Thursday, October 25, 2012

Wordiness: clear as mud

Mooderino wrote a nice post on wordiness, on Tuesday. I wanted to comment, but that's one of many blog pages that won't let me post comments (see this for more info) so I'll write a post of my own instead.

Mooderino pointed out that wordiness has its place, and that it's very useful in setting the pace of a scene. The tricky part being, of course, knowing when is a good time to slow the pace of a story down and when's a good time to let it rip.

Most people will agree that action sequences should move fast -- which for me begs the question: when would you want a slow action scene? Most people would think that highly emotional scenes should go slowly -- should they? How does the impact of emotion change when the scene moves quickly?

These are things you learn by consuming other stories alertly -- with awareness of what the storyteller is doing and how they're doing it -- and through the experience of writing your own stories. Your gut has its own opinion of what feels like a good story, and it's a mix of all the stories you've consumed along with your own creative instincts. Which is then smoothed out by the practice of actually doing it over and over.

Revision comes into play, too, because it can be very enlightening to rewrite a scene to change its pace or tone -- both of which are directly impacted by wordiness or lack thereof. This is on my mind because I just had to do it the other night. I'd written a scene with a recently captured prisoner who had a passive, defeated attitude, but on further thought I realized it would be useful if that prisoner had an interest in cutting a deal. In rewriting it, the dialogue shortened, descriptions dropped out, the verbs turned more active, and overall I hope tension came through rather than passivity.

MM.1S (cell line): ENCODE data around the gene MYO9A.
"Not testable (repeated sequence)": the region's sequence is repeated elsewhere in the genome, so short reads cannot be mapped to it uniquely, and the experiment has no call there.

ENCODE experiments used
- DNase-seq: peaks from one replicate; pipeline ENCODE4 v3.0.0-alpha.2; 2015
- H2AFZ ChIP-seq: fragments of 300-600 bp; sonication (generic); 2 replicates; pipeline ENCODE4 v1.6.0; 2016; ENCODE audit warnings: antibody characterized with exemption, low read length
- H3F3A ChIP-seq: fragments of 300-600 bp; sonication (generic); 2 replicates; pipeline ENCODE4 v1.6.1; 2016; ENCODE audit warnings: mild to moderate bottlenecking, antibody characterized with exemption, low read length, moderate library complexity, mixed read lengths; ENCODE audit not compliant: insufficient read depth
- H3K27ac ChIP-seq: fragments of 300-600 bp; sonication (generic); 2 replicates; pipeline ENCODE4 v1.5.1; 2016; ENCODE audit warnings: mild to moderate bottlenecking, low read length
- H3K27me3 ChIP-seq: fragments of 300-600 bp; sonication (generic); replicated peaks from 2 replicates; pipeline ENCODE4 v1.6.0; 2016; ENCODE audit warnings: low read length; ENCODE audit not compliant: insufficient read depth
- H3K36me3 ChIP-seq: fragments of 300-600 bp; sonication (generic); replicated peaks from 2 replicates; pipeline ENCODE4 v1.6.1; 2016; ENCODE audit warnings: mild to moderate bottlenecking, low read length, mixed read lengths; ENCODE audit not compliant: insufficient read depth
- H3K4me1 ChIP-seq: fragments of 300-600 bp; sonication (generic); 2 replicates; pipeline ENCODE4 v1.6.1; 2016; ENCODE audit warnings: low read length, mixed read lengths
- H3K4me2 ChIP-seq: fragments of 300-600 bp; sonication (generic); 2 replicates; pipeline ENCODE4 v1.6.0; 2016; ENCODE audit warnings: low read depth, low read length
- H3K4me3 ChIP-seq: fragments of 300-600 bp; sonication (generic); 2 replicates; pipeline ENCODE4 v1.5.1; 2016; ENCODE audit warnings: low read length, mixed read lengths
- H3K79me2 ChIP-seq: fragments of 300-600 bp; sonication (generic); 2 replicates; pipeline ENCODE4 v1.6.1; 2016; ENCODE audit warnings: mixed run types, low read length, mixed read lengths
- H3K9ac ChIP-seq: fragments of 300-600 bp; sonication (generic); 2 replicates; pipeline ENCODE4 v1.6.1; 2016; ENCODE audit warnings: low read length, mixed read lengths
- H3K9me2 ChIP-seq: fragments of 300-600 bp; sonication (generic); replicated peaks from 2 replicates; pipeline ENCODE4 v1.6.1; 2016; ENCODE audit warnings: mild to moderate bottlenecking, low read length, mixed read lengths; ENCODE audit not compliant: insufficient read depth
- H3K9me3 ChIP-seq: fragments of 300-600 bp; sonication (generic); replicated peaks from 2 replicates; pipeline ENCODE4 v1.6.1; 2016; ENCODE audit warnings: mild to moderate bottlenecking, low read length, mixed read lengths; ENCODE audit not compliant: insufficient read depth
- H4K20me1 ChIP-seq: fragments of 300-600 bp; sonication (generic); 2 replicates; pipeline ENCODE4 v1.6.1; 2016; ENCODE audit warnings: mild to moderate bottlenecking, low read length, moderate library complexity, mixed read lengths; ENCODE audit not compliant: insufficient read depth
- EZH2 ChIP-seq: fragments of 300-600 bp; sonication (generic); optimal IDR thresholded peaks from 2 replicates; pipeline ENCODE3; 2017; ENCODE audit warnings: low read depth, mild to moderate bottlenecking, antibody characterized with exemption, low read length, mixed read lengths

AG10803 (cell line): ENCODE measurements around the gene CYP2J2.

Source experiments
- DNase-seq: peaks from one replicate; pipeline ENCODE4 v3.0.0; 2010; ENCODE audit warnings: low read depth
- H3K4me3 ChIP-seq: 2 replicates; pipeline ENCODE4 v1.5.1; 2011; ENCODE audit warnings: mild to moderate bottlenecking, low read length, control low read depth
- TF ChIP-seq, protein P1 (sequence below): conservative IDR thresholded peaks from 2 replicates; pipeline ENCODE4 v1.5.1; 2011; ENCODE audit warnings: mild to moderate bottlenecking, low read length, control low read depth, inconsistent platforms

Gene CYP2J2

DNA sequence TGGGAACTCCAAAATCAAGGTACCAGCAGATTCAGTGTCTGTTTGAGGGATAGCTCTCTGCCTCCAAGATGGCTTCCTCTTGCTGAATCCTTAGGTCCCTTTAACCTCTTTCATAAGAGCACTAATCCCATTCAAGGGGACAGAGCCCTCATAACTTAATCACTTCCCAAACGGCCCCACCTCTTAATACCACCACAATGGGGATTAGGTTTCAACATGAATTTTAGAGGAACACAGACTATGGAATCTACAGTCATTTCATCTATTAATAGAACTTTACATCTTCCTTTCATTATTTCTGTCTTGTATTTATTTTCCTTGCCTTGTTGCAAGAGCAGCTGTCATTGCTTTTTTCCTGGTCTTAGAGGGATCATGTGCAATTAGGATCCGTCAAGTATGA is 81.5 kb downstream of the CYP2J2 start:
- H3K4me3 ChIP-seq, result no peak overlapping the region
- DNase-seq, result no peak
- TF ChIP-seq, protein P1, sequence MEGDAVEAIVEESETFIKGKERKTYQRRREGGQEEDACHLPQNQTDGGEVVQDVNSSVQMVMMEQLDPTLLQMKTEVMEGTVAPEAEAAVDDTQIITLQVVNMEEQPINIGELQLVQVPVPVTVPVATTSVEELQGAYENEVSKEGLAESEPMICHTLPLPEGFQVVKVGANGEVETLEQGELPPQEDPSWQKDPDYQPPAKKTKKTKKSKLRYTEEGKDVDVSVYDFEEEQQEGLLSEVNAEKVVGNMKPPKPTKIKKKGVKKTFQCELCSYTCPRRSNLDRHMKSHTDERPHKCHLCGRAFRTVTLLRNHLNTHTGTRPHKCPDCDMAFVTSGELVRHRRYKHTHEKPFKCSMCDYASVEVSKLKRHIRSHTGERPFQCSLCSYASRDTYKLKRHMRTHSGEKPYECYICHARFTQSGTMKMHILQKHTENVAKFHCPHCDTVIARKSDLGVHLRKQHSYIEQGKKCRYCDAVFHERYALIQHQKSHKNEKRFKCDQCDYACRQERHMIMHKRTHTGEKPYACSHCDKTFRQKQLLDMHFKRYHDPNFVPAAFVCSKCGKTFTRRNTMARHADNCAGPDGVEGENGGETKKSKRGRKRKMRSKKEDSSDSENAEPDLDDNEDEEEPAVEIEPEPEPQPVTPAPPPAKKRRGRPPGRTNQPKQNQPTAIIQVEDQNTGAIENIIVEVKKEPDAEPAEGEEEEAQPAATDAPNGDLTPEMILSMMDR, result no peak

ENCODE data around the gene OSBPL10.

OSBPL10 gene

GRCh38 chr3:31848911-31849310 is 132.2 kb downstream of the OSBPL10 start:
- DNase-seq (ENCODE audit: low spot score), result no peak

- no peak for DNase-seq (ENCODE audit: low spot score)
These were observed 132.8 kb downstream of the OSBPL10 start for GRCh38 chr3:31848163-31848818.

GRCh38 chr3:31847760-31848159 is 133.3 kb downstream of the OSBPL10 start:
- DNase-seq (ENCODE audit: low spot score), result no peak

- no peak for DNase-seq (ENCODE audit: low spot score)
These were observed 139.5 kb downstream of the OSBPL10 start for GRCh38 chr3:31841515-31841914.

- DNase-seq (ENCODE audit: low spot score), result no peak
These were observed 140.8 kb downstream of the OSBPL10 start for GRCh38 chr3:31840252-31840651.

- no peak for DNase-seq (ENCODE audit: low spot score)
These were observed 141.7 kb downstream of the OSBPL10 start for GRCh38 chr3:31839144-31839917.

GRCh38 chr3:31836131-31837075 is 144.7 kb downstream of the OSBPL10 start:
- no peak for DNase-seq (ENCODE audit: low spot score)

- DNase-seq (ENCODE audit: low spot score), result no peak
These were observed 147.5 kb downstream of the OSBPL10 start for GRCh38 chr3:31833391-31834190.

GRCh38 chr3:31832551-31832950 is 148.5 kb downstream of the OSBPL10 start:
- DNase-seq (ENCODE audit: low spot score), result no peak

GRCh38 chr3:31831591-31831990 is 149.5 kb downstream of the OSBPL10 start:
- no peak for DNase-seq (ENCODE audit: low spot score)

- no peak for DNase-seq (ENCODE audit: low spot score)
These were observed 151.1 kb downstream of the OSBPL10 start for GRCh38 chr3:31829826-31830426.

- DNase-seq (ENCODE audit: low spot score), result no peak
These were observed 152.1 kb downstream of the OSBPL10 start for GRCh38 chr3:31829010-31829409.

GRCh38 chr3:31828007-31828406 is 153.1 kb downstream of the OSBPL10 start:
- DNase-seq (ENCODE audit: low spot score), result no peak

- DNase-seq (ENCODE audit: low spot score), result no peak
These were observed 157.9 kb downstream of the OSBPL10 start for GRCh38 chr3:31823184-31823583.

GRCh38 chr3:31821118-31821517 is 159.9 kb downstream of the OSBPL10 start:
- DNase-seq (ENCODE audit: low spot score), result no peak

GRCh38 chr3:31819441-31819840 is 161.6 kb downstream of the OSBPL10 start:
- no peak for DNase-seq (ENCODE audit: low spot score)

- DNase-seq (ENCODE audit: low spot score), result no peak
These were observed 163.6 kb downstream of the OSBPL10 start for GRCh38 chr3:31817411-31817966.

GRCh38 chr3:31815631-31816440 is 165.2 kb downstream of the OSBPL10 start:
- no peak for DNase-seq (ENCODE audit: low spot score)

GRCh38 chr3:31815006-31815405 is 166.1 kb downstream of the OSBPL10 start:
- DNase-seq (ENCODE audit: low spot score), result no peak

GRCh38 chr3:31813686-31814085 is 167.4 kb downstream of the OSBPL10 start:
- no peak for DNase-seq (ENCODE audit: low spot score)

I didn't necessarily set out to shorten the dialogue, drop descriptions, and active up the verbs; for my gut, that's just a natural consequence of upping the tension in a scene. It took a long time for me to gain that kind of reflex for what I was putting on the page. For years, I just spewed out words and was never quite sure why some things worked and some didn't. My grammar was always decent, but I was guilty of some pretty epic and sprawling ruminations that were about as speedy as molasses. With a lot of practice, the awareness began to seep in.

Have you rewritten scenes to change their pace and tone? How did it impact the language you used?


Alex J. Cavanaugh said...

I did have to slow down the pace just a little toward the end of my second book as my critique partners said it moved almost too fast.

mooderino said...

I think just being aware that wordiness can have an effect helps you see it, although it's always easier to spot in other people's writing (ain't it always).

Thanks for the namecheck!


Liz said...

I haven't rewritten scenes with that in mind, but in the future I'm going to need to.

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